The GOP presidential race will shift to New Hampshire after today’s Iowa caucuses, where Republicans in the legislature and Catholic leaders have pledged to repeal the state’s 2009 marriage equality law — despite overwhelming public support for the measure. This morning, the state’s leading newspaper, the Concord Monitor, debunks the arguments against same-sex marriage and calls on lawmakers to “leave the law alone”:
• Marriage is between one man and one woman. This is more of a declaration than an actual argument. In fact, it’s a declaration of bigotry. After all, who gets to define marriage? Those already married? Without a compelling reason to deny marriage to gay people, a statement like this is hard to take seriously.
• But marriage has been restricted to heterosexuals for thousands of years. Many traditions outlive their usefulness. Slavery was an ancient practice too, after all. So was barring women from participation in politics. Once upon a time, people with disabilities were routinely locked away in institutions. Mercifully, times change.
• Marriage is for procreation. In many cases, yes. But infertile, straight couples marry all the time. So do those uninterested in having kids. Those past their child-bearing years aren’t forced to divorce. Having children isn’t the only thing that brings couples together.
• Same-sex couples don’t do as good a job raising children. There are all sorts of good parents and, alas, a wide variety of bad ones, too. Sexual orientation has nothing to do with it. Nor is there a legislative push to ban other sorts of truly bad parents — child molesters, bank robbers — from marrying. No doubt each of New Hampshire’s 424 legislators has among his or her constituents gay couples raising children just fine. Examples that disprove this worry are easy to find.
• Same-sex marriage will start us down a slippery slope toward legalized polygamy and incest. No sign of this so far — in New Hampshire or in the places where gay marriage has a longer history. This is simply a scare tactic. In the off chance that they are actually presented with legislation proposing such notions, lawmakers could simply vote no.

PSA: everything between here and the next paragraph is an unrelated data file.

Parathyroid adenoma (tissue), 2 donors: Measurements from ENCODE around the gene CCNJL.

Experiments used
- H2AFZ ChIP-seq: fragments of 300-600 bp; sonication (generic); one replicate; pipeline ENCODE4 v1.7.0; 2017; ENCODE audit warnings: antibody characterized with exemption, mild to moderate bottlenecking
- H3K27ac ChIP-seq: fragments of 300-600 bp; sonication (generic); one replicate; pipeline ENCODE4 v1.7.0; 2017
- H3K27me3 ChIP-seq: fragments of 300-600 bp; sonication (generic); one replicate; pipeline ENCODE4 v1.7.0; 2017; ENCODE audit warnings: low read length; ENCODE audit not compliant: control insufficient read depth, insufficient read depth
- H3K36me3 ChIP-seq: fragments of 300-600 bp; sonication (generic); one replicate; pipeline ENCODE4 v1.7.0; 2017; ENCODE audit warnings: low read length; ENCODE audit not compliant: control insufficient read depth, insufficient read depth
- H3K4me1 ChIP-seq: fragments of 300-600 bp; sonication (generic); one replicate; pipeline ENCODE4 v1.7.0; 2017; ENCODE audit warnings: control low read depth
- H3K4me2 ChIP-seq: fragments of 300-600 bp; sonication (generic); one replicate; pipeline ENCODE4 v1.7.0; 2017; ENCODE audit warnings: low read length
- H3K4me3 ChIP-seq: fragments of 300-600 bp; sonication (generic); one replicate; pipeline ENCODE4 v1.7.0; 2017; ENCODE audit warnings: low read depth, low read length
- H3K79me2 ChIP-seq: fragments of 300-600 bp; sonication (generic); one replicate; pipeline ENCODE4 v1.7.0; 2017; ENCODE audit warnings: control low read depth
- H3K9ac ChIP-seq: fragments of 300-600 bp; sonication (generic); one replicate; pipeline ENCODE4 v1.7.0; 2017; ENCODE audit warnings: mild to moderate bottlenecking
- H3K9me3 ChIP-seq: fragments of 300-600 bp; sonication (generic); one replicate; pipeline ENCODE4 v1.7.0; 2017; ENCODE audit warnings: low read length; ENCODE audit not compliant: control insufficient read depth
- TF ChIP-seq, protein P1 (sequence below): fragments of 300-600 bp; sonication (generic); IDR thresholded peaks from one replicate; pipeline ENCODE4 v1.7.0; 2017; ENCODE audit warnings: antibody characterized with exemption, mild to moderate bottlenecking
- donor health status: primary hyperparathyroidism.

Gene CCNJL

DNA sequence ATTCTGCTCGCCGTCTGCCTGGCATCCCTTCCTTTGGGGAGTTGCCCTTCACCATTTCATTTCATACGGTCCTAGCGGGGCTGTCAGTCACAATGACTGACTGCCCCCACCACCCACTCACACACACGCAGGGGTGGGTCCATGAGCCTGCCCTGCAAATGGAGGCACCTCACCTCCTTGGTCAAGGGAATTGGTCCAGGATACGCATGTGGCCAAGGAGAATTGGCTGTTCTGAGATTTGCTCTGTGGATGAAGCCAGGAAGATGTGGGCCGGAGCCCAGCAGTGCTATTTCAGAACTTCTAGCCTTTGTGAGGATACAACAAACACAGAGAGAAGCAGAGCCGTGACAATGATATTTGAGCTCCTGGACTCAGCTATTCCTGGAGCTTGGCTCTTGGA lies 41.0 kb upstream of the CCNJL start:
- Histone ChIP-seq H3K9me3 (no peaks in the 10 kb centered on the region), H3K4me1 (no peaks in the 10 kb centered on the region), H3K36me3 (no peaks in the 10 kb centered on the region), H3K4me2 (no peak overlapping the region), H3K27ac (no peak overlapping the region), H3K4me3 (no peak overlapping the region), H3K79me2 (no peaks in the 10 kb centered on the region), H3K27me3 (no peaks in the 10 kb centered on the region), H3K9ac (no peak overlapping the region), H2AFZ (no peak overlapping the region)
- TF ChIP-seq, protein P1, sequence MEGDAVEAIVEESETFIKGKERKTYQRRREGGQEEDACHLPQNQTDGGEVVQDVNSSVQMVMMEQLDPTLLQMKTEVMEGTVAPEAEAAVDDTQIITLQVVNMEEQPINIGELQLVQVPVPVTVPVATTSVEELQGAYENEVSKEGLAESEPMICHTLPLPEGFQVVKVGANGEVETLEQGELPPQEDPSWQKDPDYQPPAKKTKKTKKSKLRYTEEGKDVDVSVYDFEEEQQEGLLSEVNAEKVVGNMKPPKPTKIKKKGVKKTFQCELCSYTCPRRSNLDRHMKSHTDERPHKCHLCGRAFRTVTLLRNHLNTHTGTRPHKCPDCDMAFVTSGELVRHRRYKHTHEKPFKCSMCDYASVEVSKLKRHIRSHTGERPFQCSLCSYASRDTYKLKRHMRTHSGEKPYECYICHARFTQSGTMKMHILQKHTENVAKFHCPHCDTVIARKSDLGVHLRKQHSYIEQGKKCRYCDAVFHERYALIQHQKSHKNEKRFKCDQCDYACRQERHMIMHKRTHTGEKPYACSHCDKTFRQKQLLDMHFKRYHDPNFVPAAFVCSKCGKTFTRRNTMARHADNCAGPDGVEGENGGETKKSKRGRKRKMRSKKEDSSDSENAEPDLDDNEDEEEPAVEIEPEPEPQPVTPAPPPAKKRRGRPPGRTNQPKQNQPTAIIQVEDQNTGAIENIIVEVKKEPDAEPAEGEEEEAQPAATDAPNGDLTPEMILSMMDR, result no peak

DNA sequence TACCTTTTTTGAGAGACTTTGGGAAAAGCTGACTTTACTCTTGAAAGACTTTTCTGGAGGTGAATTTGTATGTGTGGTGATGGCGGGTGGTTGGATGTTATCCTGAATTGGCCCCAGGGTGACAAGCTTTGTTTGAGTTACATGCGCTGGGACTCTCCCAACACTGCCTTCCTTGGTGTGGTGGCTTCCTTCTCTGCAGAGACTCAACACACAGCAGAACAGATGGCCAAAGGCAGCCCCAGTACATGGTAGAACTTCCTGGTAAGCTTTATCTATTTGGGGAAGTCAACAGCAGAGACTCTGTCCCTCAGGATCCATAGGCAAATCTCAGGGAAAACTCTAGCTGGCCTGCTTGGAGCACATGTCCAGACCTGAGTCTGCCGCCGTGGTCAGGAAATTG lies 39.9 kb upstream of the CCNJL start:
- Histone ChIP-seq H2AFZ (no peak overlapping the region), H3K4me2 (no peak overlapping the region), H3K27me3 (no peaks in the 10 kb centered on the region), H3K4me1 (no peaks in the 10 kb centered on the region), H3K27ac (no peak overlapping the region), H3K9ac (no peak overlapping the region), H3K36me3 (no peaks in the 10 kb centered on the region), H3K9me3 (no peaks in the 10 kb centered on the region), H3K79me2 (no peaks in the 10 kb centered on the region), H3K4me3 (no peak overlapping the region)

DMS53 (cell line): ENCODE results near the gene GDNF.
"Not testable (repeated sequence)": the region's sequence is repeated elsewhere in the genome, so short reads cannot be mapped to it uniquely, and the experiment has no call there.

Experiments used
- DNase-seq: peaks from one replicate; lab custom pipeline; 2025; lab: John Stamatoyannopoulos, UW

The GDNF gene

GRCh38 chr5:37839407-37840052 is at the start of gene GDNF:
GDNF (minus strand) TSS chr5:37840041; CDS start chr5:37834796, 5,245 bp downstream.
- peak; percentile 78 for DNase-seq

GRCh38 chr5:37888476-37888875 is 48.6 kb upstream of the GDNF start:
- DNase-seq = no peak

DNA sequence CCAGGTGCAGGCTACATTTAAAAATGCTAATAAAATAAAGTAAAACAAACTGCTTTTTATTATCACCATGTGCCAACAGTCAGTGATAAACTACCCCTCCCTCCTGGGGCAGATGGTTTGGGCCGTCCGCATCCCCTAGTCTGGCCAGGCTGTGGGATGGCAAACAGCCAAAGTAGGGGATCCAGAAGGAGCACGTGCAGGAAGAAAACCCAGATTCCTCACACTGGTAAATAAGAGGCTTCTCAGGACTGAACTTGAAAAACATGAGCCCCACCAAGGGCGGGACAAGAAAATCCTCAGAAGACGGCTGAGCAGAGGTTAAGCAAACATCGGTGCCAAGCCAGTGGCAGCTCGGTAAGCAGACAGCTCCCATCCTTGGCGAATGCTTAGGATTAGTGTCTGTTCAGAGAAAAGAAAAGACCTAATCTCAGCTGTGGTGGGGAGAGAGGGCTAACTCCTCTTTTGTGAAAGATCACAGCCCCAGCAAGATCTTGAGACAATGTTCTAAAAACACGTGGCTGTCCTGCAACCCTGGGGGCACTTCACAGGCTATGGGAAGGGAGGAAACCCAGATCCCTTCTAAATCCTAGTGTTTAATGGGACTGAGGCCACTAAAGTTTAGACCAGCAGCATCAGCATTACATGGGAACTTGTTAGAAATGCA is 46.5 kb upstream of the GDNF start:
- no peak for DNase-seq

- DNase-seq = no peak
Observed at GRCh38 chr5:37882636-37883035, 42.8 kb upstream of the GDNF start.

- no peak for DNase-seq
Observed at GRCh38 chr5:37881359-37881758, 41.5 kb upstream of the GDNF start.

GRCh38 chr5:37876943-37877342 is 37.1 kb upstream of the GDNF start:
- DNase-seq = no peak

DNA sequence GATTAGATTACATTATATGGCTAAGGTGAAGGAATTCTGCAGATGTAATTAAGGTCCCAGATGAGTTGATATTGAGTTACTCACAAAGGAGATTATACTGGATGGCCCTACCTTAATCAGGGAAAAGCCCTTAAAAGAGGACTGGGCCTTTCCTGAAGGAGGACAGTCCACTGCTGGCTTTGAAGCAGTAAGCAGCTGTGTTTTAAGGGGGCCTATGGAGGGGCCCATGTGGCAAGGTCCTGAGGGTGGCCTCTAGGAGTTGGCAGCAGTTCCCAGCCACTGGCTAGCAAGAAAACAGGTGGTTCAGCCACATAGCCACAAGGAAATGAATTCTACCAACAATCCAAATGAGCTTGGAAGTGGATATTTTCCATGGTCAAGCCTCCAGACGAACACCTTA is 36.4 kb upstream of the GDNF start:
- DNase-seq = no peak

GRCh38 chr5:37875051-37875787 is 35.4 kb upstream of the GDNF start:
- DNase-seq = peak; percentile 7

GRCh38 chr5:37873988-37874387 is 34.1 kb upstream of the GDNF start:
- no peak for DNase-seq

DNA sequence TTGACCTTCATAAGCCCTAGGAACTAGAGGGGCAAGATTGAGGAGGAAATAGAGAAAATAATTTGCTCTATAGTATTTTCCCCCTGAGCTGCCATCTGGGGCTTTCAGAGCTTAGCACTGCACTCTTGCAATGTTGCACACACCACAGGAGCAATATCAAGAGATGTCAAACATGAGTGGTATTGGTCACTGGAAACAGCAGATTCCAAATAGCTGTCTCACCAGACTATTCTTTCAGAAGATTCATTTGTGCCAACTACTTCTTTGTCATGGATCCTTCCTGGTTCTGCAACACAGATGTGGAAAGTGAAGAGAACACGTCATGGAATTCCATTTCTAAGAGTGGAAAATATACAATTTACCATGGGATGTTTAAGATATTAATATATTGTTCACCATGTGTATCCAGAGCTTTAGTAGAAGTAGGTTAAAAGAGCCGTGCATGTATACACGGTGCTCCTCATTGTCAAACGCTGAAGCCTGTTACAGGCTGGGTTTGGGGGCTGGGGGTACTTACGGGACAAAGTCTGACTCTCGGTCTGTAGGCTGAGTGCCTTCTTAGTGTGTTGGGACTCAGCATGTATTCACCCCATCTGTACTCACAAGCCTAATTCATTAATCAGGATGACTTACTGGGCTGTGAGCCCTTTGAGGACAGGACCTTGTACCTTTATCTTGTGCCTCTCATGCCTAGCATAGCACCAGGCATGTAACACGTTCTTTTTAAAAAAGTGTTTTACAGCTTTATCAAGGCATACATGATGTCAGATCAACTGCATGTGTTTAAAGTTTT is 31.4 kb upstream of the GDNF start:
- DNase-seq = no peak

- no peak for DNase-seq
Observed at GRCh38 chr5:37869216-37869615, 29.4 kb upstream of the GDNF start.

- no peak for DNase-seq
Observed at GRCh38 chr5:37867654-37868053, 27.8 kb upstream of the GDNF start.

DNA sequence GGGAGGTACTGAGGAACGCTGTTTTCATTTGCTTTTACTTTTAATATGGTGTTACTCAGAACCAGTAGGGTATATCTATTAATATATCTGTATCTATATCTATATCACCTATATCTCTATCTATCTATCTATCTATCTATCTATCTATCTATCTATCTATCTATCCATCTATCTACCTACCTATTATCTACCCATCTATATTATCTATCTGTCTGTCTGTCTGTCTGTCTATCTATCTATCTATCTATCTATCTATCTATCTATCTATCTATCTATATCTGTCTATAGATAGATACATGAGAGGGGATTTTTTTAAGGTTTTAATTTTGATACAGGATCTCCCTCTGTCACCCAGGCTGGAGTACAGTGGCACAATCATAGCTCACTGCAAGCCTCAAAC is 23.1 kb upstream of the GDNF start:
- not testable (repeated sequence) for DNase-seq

• Gay relationships are immoral. Some religions do preach that. But lawmakers must represent all their constituents, not just those who share their religious beliefs. And they must not impose their own religious beliefs on their constituents. Freedom from religion is just as important as the freedom of religion.
• Same-sex marriage threatens the institution of marriage. In fact, encouraging marriage simply . . . encourages marriage. Hard to see how the gay marriage next-door threatens the straight marriage under your roof. Hard to imagine that the legalization of gay marriage is dissuading straight people from getting married or encouraging them to split up.
The House Judiciary Committee advanced the repeal measure in October, and the full House is expected to take it up later this month. Curiously, the legislation — which is also supported by the GOP presidential frontrunners — would replace marriage with civil unions and allow anyone to refuse to recognize the relationships and discriminate against such couples in employment, housing, and public accommodations.